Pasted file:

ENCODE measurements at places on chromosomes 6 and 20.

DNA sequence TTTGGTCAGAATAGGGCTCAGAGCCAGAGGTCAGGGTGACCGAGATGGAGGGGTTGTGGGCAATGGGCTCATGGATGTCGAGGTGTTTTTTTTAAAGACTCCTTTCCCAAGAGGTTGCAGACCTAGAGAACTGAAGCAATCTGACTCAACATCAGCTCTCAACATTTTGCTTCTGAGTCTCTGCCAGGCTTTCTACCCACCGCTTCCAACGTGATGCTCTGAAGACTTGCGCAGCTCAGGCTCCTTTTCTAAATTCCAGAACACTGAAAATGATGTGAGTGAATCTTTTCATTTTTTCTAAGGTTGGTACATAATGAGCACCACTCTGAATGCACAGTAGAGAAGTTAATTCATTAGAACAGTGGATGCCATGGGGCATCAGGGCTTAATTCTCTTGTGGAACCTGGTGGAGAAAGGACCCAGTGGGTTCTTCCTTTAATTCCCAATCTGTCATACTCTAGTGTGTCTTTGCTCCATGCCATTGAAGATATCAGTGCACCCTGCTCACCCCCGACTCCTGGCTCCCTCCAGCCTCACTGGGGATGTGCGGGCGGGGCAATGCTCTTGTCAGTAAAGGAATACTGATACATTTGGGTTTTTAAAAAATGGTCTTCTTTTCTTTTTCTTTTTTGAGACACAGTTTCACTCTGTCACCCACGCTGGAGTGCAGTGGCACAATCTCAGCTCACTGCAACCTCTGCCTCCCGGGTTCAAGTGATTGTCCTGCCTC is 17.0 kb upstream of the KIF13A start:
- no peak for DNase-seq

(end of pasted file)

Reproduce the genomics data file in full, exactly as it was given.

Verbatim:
ENCODE measurements at places on chromosomes 6 and 20.

DNA sequence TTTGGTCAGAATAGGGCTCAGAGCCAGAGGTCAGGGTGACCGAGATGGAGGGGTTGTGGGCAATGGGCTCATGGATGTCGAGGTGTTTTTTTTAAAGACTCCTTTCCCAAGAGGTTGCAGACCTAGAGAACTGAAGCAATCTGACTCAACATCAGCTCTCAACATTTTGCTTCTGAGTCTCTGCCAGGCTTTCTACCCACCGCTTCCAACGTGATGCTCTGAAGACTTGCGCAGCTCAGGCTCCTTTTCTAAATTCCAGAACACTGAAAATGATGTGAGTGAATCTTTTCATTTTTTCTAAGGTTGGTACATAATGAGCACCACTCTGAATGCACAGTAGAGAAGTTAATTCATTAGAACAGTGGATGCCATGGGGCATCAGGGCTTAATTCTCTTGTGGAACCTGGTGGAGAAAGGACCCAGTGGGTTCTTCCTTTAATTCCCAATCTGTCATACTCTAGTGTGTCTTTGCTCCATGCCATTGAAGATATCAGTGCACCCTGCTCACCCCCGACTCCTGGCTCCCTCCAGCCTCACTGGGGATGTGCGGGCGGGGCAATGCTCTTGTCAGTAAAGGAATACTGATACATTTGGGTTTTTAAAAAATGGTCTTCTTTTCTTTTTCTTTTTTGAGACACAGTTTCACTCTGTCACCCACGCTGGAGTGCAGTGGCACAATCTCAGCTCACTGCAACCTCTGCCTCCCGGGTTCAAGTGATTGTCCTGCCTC is 17.0 kb upstream of the KIF13A start:
- no peak for DNase-seq